NHS Tayside chemotherapy dose reduction decision 'lacked consultation'
The decision to reduce chemotherapy doses for NHS Tayside breast cancer patients lacked "challenge or consultation", a report has concluded.
The Immediate Review Group (IRG) said there was increased risk of recurrence for one patient per year as a result.
NHS Tayside said it "fully accepted" the findings of the report.
The health board said it had brought its breast cancer chemotherapy doses back in line with other Scottish health boards.
Chief Medical Officer Dr Catherine Calderwood said that while the report concluded that the risk was "very small", she "absolutely" recognised the concerns of current and former patients.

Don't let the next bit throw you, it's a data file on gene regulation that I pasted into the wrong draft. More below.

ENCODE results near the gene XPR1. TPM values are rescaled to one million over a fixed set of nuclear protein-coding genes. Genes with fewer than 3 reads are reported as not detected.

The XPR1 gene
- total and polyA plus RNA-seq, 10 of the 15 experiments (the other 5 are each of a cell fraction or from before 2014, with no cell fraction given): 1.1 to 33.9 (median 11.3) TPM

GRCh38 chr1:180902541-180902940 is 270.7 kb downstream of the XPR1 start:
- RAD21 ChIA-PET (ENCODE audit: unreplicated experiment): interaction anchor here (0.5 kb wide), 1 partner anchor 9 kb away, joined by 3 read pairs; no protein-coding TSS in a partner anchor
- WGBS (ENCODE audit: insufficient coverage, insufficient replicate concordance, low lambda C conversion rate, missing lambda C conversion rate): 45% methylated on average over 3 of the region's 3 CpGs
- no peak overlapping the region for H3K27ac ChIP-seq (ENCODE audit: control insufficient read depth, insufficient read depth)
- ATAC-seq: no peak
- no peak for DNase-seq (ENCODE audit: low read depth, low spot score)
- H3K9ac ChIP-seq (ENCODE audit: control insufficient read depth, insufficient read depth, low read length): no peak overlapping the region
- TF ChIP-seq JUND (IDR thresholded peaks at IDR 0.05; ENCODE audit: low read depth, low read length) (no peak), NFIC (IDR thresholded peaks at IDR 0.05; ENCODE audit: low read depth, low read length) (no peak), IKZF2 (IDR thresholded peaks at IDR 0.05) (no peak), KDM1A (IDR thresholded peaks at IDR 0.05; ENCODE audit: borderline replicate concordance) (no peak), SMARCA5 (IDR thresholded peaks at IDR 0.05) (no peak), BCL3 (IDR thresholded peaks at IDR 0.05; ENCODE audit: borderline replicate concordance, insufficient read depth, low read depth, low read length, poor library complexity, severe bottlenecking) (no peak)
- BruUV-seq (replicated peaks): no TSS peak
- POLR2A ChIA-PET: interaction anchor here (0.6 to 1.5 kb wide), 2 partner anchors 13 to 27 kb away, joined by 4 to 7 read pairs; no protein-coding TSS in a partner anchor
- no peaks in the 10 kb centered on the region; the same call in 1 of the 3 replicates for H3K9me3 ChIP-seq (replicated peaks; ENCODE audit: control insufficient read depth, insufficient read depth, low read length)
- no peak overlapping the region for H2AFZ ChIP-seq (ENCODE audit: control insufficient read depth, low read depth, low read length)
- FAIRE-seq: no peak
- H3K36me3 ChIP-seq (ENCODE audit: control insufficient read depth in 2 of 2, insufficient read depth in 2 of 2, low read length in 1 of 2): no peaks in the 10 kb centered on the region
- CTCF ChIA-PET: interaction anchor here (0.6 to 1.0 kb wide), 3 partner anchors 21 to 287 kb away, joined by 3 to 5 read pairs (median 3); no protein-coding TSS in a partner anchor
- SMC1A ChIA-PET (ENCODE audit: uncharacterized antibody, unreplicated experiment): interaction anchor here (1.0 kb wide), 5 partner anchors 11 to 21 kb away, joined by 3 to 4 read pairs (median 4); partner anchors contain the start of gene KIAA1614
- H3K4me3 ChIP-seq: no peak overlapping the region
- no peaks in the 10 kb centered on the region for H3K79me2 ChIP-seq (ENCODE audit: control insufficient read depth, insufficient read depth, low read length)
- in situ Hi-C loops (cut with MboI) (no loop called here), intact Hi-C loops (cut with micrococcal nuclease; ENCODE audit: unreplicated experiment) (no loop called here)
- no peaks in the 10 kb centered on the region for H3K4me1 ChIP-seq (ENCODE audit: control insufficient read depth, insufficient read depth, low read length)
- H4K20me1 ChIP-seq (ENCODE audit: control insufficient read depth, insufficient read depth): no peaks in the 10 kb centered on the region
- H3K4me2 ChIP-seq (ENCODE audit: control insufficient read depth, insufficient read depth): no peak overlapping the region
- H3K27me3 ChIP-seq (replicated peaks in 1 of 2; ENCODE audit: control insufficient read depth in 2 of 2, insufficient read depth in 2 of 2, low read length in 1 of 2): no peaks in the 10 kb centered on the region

She said: "NHS Tayside has been in contact with all patients affected to offer them an appointment with an oncologist.
"All but 13 of those who want to take up the offer of an appointment have already been booked in and the board is waiting to hear back from the 13 outstanding patients."
The Health Improvement Scotland watchdog found previously that from December 2016 onwards, the dosage given to breast cancer patients was lower than in any other Scottish health board area.
The new IRG report said: "Whilst the decision to reduce doses in 2016 was taken in the best interests of patients, and based on an audit of toxicity, this decision lacked robust challenge or consultation.
"It reflected a unilateral internal decision to adopt practice which was judged by the IRG as being outwith best current practice, and close to being unacceptable."
NHS Tayside's acting medical director Prof Peter Stonebridge said: "Patients and their families should be assured that we are taking this issue extremely seriously and putting in place all the necessary changes to ensure we provide a high-quality breast cancer service in Tayside."